When did you learn about the power of intention?
I grew up with intention being a foundation of my life. My dad would lead my brother and me through a little meditation prayer: “I am responsible for what I see. I choose the feelings I experience and set the goals I will achieve. And everything that seems to happen to me I have asked for and receive because I have asked.” Then he’d ask, “What’d you ask for?” We’d say, “Tickets to the (Boston) Celtics basketball game or a trip to Hawaii.” He’d listen, but then he’d say, “Ok, but how about asking for love, connection, purpose, conviction.” So, we grew up stating these intents for how we wanted to live our lives. And so even when I became a mom, it was in my nature to question, “Ok how do I want to serve as a mom? What are my intentions?”

How did this practice of living with intent shape your career?
Starting the website was an evolution of my background. And I always liked the exercise of figuring out how to crystallize your deepest desires into a one sentence intention—but it’s so much more than just writing a sentence. You really have to think about, “What do I want? And in thinking about that you articulate it, putting it out into this “virtual” universe, and then what’s interesting is that you get feedback and support from people. You kind of create this conversation and energy around achieving it. It lets you place structure around it.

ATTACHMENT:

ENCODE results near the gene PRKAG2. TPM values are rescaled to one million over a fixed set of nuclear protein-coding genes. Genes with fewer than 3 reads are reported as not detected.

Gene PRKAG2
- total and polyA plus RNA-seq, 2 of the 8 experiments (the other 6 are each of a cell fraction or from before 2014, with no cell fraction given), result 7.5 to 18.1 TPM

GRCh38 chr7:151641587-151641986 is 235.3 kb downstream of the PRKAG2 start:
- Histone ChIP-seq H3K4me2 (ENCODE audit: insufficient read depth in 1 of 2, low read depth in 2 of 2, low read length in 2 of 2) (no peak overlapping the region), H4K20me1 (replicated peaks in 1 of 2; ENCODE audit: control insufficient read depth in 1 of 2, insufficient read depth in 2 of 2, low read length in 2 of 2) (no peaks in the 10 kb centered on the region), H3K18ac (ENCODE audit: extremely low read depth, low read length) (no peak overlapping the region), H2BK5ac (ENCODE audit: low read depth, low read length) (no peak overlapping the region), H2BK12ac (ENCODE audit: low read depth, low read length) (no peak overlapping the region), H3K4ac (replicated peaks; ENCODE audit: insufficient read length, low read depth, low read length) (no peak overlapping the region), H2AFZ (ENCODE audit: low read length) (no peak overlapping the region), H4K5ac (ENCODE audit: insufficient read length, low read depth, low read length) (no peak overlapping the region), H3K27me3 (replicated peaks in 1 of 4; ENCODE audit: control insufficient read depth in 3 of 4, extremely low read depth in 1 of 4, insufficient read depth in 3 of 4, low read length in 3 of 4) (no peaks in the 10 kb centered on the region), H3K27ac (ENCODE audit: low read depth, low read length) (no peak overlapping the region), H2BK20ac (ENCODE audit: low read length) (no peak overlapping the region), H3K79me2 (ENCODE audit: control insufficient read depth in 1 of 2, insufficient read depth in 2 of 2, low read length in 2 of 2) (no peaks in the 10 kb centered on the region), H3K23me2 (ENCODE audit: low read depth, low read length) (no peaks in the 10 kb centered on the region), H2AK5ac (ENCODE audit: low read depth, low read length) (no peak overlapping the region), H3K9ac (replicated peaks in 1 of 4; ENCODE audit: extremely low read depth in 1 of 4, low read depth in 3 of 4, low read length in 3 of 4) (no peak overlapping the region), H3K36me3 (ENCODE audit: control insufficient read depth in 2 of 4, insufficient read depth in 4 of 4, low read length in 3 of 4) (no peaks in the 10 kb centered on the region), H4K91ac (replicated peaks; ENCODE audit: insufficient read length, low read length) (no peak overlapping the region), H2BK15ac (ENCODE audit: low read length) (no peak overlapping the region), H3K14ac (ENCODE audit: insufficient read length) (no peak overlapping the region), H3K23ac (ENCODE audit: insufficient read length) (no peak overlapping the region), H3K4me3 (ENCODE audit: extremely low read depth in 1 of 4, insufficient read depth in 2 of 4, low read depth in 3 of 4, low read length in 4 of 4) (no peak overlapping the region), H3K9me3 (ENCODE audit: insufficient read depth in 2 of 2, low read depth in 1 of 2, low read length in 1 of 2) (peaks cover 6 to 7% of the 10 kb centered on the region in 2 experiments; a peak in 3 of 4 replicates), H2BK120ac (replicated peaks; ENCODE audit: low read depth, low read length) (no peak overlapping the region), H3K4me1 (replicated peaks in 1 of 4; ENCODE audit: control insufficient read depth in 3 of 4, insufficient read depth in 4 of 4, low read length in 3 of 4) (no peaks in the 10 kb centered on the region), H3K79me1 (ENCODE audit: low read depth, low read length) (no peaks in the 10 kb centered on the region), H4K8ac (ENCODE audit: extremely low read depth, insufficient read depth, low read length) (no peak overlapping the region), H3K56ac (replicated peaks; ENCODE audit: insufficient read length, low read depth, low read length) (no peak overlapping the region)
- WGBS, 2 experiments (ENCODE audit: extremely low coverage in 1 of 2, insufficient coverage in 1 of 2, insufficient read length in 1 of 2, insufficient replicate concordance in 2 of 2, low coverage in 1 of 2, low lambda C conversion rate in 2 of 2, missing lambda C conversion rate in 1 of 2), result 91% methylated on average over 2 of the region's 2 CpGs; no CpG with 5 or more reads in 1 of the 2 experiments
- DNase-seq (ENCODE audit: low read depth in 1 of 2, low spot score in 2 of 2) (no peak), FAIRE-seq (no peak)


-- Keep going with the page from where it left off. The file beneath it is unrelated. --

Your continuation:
Why is intent a powerful tool in someone’s personal and professional life?
Personally, I have found is that when I state an intent, it actually provides an anchor for me. Being purposeful, we will often make choices and look for opportunities to achieve—it provides that anchor in our thinking and decision making.

What do most people ask for?
Of course they will say they want money or a job, but if you dig a little deeper you’ll find that people want love, they want to feel connected. They want a feeling of purpose, meaningfulness, and relevancy. These are things we see a lot of coming out of people’s intentions on our site. People are expressing those deepest aspirations of why they want to be.

How is making an intent separate from setting a goal?
There’s a distinction between the two. A goal is the actual execution or act of doing something, while an intention is the spiritual and aspiration component of wanting to achieve something. For example, my intent may be to live healthier but the goal to achieve that may be to run a half-marathon. Intent is really that step before you even make the goal.